South China Morning Post: Human Rights Activists Rounded Up

Verna Lu of South China Morning Post covers Dr. Fan Yafeng’s detention and the interrogation of Holy Mountain Institute researchers and other human rights activists.

March 9, 2010

BEIJING–After Dr. Fan Yafeng’s nine hour detention on Saturday, Chinese newspapers covered a broader series of recent strikes against human rights activists and political dissidents in China. South China Morning Post’s Verna Lu covered the story:

Publication Date: March 9, 2010  Publication: SCM  Section/PageName: News/Nws_National_2  Page No: 06  Edition/Zone: 2/1 

“Scores of rights activists rounded up or warned”

Blog post by Verna Yu, South China Morning Post

Mainland authorities have stepped up harassment of human rights activists during the NPC session, detaining a prominent legal scholar and handing an anti-abortion activist a lengthy term in detention.

At least 100 human rights advocates, lawyers and petitioners have been arbitrarily detained, put under house arrest or warned to stay quiet, according to activist Ran Yunfei , who chronicled cases from human rights websites and the social-networking tool Twitter.

Beijing-based Christian legal scholar Fan Yafeng was taken away by police on Saturday afternoon after he refused to cancel a meeting with a foreign journalist, Fan said. Police detained him for nine hours and told him the Bible classes he had been hosting had “generated noise and disturbance” in his neighbourhood.

Fan said police, who have been monitoring his movements since the start of the annual National People’s Congress session last week, summoned him over the Bible classes more than a week ago. He believed his detention was aimed at stopping him from meeting the journalist.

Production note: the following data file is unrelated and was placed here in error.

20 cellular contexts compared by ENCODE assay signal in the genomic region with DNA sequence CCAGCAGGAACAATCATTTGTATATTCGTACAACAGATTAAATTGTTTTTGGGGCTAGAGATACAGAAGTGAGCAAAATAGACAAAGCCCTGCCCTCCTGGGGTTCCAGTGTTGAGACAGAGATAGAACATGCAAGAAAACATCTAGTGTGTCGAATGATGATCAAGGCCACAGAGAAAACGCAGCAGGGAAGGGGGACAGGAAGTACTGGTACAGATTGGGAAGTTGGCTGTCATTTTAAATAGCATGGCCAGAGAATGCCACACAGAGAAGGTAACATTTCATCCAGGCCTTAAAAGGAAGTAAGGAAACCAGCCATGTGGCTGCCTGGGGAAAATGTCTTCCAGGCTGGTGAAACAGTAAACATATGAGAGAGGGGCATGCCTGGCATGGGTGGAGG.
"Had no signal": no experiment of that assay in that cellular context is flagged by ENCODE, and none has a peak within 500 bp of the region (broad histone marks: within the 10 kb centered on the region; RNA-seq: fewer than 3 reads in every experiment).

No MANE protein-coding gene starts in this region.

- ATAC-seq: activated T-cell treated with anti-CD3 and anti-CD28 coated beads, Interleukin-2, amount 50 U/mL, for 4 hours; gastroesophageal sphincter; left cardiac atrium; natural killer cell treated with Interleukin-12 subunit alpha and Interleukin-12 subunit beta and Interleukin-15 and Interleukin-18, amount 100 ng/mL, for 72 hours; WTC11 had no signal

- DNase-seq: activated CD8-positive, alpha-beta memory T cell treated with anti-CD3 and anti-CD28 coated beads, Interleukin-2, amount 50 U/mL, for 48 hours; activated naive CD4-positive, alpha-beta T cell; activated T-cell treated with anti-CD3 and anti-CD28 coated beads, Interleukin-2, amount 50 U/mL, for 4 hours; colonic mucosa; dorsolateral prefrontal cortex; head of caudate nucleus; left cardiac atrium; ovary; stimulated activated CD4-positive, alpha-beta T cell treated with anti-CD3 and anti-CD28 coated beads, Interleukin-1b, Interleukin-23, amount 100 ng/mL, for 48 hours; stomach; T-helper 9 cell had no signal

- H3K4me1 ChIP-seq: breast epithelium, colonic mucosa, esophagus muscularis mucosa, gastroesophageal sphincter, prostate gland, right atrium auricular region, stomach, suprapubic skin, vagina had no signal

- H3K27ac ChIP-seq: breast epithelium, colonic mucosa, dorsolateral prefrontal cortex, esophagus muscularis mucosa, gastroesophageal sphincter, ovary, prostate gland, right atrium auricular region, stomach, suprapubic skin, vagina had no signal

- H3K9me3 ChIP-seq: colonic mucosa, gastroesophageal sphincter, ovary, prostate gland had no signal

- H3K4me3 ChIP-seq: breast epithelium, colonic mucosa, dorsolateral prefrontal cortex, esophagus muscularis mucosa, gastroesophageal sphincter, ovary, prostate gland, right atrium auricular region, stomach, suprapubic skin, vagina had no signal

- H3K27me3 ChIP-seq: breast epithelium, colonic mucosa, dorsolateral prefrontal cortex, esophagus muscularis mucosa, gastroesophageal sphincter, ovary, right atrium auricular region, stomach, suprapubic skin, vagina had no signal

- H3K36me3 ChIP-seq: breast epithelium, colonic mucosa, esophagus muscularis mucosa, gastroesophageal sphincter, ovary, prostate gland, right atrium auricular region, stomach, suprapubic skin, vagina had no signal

Fan accused the authorities of using heavy-handed measures to maintain a facade of stability. “Our human rights, civil rights, personal freedom and freedom of association have all been infringed upon by this ‘stability maintenance system’,” said Fan, who was dismissed from the prestigious Chinese Academy of Social Sciences last year because of his rights activities. A duty officer at the Shuangyushu police station in Beijing said he had no knowledge of Fan’s detention.

A handful of human rights lawyers have also been placed under heavy police surveillance. Li Fangping, Li Heping and Jiang Tianyong separately said several police officers had been manning their front doors around the clock since early last week. 

“While they discuss law-making during the NPC, they’re putting lawyers under surveillance,” Li Heping said.

Meanwhile, anti-abortion activist Mao Hengfeng has been sentenced to 11/2 years of “re-education through labour”, her husband said.

Wu Xuewei said Mao was taken into custody on February 25 after being sent back from Beijing to her native Shanghai. 

Police first gave her 10 days’ administrative detention. But they told Wu yesterday his wife had to be punished more harshly because she was guilty of “disturbing public order” on December 25 when she attended a rally outside a Beijing courthouse with dozens of petitioners to show solidarity with dissident Liu Xiaobo during his trial. 

“They can make up any arbitrary crime or evidence … No one will say anything about these illegal goings-on [during the NPC], it is deplorable,” Wu said. 

Mao, who was forced to have an abortion 20 years ago when she was pregnant for the second time, had campaigned against the one-child policy.

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